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Sunday, January 21, 2018

5 Ways to Make Your Home Safer for Kids

Parents and kids alike feel safest and most comfortable at home, sweet home. We all love the feeling of arriving home and relaxing with our nearest and dearest relatives.

Unfortunately, according to a recent study by the National Safety Council, 71% of unintentional injuries occur in the home.

Parents have even more concerns with young children who don’t understand the danger associated with some common household items. Baby-proofing and home safety are multimillion dollar industries for good reason, but all the safety gear in the world is no replacement for knowledge of the danger zones in the home and diligence in supervising and protecting all members of the household.

The following are suggestions for helping families with children create the safe haven that a home should be.

Prevent Falls

Homes with stairs are always an area of concern, but trips and falls can happen anywhere. In fact, falls are the most common injuries that result in hospital visits.

There are many ways to decrease the likelihood of a fall:


  • Install safety rails on all balconies and stair entries, and handrails on all staircases. Teach children to always use handrails when going up or down stairs.

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  • Use baby gates at the top and bottom of stairwells.

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  • Install night lights in bedrooms, bathrooms and hallways where family members may walk when the house is dark.

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  • Keep high traffic areas of the floor clear of toys and other objects that could cause a fall.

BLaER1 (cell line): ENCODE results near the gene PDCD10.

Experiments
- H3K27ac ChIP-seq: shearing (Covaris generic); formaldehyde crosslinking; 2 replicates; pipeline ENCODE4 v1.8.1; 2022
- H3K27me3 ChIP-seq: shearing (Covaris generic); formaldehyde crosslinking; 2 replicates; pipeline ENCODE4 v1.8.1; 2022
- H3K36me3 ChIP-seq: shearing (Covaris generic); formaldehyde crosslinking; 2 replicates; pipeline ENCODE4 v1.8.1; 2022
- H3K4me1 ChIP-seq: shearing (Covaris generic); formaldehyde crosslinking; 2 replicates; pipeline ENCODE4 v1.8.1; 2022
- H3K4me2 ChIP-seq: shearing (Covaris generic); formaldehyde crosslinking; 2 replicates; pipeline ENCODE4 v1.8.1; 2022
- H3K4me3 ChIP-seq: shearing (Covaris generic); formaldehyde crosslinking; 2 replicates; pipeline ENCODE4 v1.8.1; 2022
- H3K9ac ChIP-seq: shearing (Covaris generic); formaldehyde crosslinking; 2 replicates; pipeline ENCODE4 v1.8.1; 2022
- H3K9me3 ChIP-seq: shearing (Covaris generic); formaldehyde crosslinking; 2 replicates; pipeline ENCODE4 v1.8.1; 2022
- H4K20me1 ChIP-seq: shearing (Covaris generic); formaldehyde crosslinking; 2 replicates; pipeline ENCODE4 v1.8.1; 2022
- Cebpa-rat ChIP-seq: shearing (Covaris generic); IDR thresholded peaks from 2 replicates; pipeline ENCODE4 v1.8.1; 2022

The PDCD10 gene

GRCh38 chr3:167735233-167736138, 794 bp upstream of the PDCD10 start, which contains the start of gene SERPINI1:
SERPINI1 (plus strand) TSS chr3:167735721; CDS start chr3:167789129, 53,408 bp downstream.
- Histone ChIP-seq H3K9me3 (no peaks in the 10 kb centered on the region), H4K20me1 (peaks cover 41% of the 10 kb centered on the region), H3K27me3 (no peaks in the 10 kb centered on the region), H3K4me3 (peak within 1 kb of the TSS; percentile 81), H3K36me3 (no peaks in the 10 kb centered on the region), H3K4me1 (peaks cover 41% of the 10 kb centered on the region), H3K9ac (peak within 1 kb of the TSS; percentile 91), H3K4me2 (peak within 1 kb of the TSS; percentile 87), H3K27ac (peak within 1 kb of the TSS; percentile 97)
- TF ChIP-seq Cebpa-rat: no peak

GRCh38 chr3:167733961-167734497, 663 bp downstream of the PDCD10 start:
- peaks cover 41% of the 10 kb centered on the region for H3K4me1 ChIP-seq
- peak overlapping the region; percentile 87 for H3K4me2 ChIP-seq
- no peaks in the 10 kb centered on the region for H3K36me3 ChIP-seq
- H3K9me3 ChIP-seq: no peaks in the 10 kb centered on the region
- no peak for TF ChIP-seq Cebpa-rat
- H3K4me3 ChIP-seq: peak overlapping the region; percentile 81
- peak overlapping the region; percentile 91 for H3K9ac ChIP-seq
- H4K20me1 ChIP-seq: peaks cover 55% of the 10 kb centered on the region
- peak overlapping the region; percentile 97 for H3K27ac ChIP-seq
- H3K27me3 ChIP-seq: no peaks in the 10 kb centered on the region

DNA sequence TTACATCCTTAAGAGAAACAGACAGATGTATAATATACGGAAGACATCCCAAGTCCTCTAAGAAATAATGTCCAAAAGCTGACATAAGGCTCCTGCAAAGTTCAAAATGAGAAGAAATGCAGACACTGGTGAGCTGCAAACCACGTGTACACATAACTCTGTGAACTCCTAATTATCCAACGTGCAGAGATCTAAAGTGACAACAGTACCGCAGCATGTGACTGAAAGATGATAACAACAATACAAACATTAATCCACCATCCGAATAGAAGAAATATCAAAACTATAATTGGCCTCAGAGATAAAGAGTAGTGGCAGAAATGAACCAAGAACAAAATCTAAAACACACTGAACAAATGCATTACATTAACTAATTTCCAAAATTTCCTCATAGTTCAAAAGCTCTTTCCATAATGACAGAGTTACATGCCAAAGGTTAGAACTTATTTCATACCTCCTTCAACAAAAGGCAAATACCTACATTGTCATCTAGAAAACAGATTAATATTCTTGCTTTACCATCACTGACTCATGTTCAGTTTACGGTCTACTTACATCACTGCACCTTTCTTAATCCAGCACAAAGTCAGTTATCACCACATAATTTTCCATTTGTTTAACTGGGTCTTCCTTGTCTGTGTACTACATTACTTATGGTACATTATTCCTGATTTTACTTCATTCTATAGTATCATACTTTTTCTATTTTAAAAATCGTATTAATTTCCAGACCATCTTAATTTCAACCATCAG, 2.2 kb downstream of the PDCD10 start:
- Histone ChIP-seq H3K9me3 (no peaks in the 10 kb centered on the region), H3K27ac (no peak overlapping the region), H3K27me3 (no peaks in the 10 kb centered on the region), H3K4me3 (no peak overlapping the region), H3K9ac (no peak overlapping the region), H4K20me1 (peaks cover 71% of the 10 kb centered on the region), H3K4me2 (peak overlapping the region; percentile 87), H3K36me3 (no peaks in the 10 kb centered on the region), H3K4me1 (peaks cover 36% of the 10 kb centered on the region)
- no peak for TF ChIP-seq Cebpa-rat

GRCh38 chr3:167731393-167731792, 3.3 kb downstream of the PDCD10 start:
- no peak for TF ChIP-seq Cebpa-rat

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  • Keep windows, especially second floor windows, locked.


  • Proper Storage of Dangerous Items

    There are many household items that are obviously dangerous that parents keep away from their children, but others may be just as dangerous and left in plain sight. 

    If you have older children, discuss with them the dangers of these items in the event they find them in your home or a friend’s.

    The following items should be stored in a high, locked cabinet: 


  • Matches/lighters

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  • Medications and supplements

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  • Knives and scissors

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  • Chemicals

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  • Cleaning products, especially laundry pods

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  • Guns (combination or fingerprint safes are suggested, as well as storing unloaded firearms separately from ammunition)


  • Functioning Alarm Systems

    According to the National Fire Prevention Association, “For many years NFPA 72, National Fire Alarm and Signaling Code, has required as a minimum that smoke alarms be installed inside every sleep room (even for existing homes) in addition to requiring them outside each sleeping area and on every level of the home. (Additional smoke alarms are required for larger homes.)”